The King of Denmark’s Galliard; Can she excuse my wrongs (The Earl of Essex’s Galliard); Lachrimae antiquae – Flow, my tears; Farewell Fancy (Chromatic fantasia); My thoughts are winged with hopes (Sir John Souch’s Galliard); Sorrow, stay, lend true repentent tears; Come again, sweet love doth now invite; Mr John Langton’s Pavan; Lachrimae amantis; I saw my lady weep; If my complaints could passions move (Captain Digorie Piper’s Galliard); Lachrimae tristes; In darkness let me dwell; Shall I strive with words to move (Sir Henry Noel’s Galliard)
Ian Bostridge (tenor) with Fretwork [Richard Boothby, Liam Byrne, Reiko Ichise, Asako Morikawa & Richard Tunnicliffe (viols)] and Elizabeth Kenny (lute)
Reviewed by: Katy Wright
Reviewed: 2 September, 2013
Venue: Cadogan Hall, London
In a year holding major anniversaries for Britten, Lutosławski, Verdi and Wagner, this final Proms Chamber Music recital of the season was given over to a celebration of another anniversary-composer. 2013 marks 450 years since the birth of John Dowland, perhaps best known for the melancholic moods of his Lachrimae antiquae and ‘In darkness let me dwell’. This lunchtime concert embraced this aspect of Dowland’s music, combining it with cheerier fare to offer a balanced picture of the composer’s output. Thus, Ian Bostridge and lutenist Elizabeth Kenny joined the viol consort Fretwork to celebrate him.
The concert opened with two Galliards. Contrary to its characteristic lively mood, Kenny and Fretwork lent the dance the feel of a lullaby. A major flaw in balance emerged early on: aside from her decoration of cadences, Kenny’s lute was virtually inaudible over the viols. This proved a problem throughout, with only the lute-songs and the Farewell Fancy for solo lute allowing her to shine.
Ian Bostridge joined Kenny and Fretwork for ‘Can she excuse my wrongs’, subtly elucidating Dowland’s metric play, before ‘Flow, my tears’ found rhythmic animation replaced by intense sustained lines. Bostridge sounded slightly uncomfortable in the depths of his range, but he brought a quality of earnestness to Dowland’s outpouring of despair. Kenny gave a stylish performance of Farewell Fancy. Each contrapuntal line was clearly defined and she lent a sense of anguish to Dowland’s searching sequences. With Fretwork and Bostridge for ‘My thoughts are winged with hopes’, the tenor’s performance had a sense of confidential confession to it, adding an intimacy which belied his projection.
Bostridge and Kenny made an excellent partnership, each responding to the other. A case in point was ‘Sorrow, stay, lend true repentant tears’, where both became increasingly impassioned before Kenny released the tension with a flourish at the end of the second couplet. Kenny’s tasteful ornamentation complemented perfectly Bostridge’s emotionally-charged rendition, and the lute-songs were full of rhetorical depth. Fretwork and Kenny gave a warm, languorous performance of Mr John Langton’s Pavan. Although the sound produced by the viols was certainly attractive, its homogeneity frequently masked the interplay between the lower parts. The group emphasised the melodic element of the music: the texture was often top-heavy, Asako Morikawa’s viola de gamba taking precedence.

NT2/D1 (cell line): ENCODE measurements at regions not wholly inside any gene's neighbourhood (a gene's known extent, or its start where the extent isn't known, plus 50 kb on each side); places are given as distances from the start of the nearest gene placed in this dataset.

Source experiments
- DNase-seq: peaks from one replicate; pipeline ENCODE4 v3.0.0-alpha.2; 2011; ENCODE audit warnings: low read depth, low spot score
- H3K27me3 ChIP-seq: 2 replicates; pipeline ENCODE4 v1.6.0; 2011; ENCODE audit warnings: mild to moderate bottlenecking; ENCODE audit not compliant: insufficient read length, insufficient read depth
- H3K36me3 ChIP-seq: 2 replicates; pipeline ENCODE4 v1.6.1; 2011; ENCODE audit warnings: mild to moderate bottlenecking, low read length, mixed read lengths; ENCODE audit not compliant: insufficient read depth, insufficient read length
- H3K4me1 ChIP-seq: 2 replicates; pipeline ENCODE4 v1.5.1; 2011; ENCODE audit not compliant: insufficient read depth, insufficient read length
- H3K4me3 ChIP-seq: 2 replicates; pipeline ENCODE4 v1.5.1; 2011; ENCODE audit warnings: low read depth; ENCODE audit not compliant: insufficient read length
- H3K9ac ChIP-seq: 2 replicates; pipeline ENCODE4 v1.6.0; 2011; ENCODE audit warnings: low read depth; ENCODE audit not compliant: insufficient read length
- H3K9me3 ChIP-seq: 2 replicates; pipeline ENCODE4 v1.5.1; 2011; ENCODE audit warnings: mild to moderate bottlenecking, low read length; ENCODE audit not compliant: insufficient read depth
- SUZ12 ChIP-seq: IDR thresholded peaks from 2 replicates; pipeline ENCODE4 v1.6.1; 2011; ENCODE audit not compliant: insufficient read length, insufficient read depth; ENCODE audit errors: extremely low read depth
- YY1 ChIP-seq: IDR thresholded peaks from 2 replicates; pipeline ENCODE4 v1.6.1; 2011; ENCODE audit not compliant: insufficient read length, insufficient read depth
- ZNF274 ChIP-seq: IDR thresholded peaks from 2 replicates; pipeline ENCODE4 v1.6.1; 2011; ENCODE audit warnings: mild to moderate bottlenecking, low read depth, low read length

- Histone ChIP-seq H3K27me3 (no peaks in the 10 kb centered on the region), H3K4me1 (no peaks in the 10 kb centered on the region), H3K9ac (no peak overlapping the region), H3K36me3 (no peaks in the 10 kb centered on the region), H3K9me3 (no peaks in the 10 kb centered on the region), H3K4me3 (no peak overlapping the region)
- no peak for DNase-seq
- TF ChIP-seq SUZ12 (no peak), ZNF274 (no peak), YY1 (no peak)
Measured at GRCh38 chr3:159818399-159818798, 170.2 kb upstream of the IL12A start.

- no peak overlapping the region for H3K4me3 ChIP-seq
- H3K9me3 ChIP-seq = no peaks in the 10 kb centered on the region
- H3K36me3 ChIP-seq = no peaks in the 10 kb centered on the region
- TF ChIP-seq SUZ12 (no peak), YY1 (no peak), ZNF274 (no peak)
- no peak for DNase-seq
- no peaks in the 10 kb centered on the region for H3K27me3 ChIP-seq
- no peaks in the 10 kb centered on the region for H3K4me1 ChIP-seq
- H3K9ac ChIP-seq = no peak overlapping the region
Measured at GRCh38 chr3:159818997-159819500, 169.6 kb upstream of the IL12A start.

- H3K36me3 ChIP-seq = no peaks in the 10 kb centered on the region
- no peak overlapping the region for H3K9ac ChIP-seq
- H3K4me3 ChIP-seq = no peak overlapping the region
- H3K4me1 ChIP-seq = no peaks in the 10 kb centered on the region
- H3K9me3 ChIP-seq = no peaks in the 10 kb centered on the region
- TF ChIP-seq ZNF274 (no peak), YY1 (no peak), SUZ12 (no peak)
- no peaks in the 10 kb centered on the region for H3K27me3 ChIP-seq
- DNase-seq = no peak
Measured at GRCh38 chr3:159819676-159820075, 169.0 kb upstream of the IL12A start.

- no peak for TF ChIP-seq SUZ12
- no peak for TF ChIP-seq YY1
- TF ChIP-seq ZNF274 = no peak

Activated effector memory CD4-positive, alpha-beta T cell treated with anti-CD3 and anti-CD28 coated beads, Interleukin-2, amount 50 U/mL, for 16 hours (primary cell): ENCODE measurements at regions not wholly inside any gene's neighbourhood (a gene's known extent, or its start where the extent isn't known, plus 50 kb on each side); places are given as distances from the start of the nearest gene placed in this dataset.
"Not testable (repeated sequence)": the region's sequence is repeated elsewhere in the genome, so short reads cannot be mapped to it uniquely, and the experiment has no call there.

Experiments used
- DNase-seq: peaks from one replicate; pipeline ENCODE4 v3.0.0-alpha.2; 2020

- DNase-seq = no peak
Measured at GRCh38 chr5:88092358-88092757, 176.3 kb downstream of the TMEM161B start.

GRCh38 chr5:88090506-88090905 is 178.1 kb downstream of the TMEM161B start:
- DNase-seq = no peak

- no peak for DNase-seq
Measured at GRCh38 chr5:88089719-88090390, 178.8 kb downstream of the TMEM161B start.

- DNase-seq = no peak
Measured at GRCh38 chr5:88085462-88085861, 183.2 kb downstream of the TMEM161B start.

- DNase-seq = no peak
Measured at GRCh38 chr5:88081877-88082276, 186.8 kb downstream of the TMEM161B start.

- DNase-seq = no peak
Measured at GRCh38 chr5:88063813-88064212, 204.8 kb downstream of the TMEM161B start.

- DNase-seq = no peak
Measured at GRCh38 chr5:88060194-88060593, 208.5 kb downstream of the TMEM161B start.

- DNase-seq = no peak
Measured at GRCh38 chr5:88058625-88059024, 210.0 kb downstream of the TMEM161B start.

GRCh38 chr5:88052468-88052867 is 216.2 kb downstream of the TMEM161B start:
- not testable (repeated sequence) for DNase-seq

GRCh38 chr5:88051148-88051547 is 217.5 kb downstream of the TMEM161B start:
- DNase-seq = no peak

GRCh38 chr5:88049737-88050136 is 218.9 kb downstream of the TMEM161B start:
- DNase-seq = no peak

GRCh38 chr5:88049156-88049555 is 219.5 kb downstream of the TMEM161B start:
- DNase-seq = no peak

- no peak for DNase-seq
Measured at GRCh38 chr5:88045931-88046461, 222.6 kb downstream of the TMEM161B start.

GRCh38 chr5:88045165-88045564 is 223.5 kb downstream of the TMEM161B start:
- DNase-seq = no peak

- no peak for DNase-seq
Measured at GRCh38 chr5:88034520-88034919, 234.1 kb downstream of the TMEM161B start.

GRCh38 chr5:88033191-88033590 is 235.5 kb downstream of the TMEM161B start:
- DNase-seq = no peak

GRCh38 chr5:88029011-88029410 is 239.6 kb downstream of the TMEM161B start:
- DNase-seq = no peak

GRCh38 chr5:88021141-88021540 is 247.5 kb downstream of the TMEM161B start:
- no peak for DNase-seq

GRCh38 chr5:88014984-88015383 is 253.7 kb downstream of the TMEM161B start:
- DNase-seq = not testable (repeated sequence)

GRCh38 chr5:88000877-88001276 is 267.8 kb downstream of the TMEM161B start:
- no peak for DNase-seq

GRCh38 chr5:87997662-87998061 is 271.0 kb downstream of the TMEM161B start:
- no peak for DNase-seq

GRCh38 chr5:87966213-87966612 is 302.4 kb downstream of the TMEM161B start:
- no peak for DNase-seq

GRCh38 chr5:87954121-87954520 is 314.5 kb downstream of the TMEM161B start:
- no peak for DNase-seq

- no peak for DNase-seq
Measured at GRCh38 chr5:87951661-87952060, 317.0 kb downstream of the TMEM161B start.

Beginning with the falling fourth ‘tear’ idea, Lachrimae amantis is the sixth of seven Pavans in the 1604 variation set based upon the Lachrimae antiquae. Fretwork and Kenny were undeniably luscious, but lacked some emotional depth. This was righted with ‘I saw my lady weep’, in which Bostridge’s use of sotto voce was most effective. A few of his lower notes were once again slightly approximated, but the emotional depth compensated. ‘If my complaints could passions move’ saw Bostridge explore a wide range of sentiments, with the ensemble responding to his fervor in the second stanza.
Fretwork and Kenny were more successful at capturing the sorrowful mood in another Pavan from the Lachrimae set. They gave a lingering reading of ‘Lachrimae tristes’, with building despair rising to an impassioned climax before sinking into quiet melody. Kenny’s decoration of the spacious cadences was once again well-judged. The Dowland expert Diana Poulton deemed ‘In darkness let me dwell’ as “among the greatest ever written in the English language”, and this account certainly did it justice. Accompanied by lute and bass viol, Bostridge was full of intensity as he explored the dark hues of his lower range. ‘Shall I strive with words to move’ saw the concert end on a cheerier note, displaying once more Bostridge’s glorious upper notes. There were two encores. Kenny’s transcription of ‘Second Lute Song’ from Benjamin Britten’s Gloriana saw the her draw magical colours from her instrument, while Bostridge sounded radiant. The Fretwork returned for a gentle performance of Dowland’s ‘Now o now I needs must part’. This concert contained some exceptional performances of Dowland. It was refreshing to hear him in other modes than the down-hearted to which we are accustomed!